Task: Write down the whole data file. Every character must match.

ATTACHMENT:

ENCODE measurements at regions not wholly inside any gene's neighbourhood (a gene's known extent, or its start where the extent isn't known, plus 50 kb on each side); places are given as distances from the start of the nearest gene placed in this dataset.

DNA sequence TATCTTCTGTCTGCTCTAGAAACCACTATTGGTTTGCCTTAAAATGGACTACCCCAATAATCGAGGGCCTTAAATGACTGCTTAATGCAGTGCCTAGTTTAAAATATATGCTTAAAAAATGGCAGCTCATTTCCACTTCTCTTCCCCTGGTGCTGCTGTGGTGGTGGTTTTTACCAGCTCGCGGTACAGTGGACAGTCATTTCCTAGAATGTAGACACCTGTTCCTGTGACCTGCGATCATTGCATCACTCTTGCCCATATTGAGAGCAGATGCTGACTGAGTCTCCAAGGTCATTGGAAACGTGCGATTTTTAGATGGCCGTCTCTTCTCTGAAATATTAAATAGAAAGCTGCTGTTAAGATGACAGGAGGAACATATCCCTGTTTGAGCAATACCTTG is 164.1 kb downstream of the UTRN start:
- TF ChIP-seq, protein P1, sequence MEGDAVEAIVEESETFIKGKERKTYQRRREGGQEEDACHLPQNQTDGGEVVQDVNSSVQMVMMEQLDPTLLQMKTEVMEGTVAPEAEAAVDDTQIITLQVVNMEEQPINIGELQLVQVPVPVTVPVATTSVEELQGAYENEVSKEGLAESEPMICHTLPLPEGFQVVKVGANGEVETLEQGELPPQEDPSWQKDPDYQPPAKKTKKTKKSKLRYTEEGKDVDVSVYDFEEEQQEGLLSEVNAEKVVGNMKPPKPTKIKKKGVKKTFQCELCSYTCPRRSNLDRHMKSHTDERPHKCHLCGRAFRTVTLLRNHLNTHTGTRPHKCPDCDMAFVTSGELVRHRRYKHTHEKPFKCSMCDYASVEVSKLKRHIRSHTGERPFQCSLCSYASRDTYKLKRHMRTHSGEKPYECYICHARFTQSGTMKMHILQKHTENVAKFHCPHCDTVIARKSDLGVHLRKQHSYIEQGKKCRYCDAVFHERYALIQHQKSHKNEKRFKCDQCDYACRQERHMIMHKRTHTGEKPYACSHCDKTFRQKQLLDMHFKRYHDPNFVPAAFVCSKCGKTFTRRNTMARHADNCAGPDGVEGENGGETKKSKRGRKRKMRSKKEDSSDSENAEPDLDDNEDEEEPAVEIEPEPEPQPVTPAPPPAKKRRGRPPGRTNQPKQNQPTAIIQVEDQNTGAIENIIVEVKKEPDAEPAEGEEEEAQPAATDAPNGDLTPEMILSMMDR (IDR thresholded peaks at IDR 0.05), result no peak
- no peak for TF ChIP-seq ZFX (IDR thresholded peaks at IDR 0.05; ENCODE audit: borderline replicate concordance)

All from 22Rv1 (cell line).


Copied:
ENCODE measurements at regions not wholly inside any gene's neighbourhood (a gene's known extent, or its start where the extent isn't known, plus 50 kb on each side); places are given as distances from the start of the nearest gene placed in this dataset.

DNA sequence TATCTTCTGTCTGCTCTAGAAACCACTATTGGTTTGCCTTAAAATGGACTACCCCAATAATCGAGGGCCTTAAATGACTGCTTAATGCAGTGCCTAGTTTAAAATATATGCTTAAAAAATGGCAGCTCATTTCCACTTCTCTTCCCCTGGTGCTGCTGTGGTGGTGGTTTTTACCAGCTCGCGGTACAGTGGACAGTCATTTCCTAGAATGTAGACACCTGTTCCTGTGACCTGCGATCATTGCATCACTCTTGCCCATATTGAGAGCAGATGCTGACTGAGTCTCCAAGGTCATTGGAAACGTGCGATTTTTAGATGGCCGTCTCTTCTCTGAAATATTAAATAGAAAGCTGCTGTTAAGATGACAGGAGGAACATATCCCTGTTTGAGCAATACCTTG is 164.1 kb downstream of the UTRN start:
- TF ChIP-seq, protein P1, sequence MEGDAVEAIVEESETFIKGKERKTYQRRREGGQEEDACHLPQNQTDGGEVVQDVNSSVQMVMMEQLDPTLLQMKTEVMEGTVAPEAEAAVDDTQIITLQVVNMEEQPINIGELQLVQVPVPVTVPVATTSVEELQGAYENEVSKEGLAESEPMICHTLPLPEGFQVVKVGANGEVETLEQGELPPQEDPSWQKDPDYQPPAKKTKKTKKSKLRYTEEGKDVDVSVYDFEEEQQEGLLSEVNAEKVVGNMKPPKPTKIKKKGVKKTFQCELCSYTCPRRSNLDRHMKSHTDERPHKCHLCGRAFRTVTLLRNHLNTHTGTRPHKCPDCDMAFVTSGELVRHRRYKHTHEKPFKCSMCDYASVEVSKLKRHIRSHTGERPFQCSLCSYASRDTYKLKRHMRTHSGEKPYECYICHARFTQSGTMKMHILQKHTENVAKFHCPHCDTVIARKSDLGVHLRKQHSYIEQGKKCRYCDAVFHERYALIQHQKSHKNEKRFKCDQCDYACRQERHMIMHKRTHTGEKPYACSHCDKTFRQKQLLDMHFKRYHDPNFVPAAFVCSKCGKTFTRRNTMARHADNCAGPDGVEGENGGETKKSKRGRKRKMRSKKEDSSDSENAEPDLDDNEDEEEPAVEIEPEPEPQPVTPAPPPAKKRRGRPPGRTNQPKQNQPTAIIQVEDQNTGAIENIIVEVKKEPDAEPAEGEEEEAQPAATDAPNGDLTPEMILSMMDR (IDR thresholded peaks at IDR 0.05), result no peak
- no peak for TF ChIP-seq ZFX (IDR thresholded peaks at IDR 0.05; ENCODE audit: borderline replicate concordance)

All from 22Rv1 (cell line).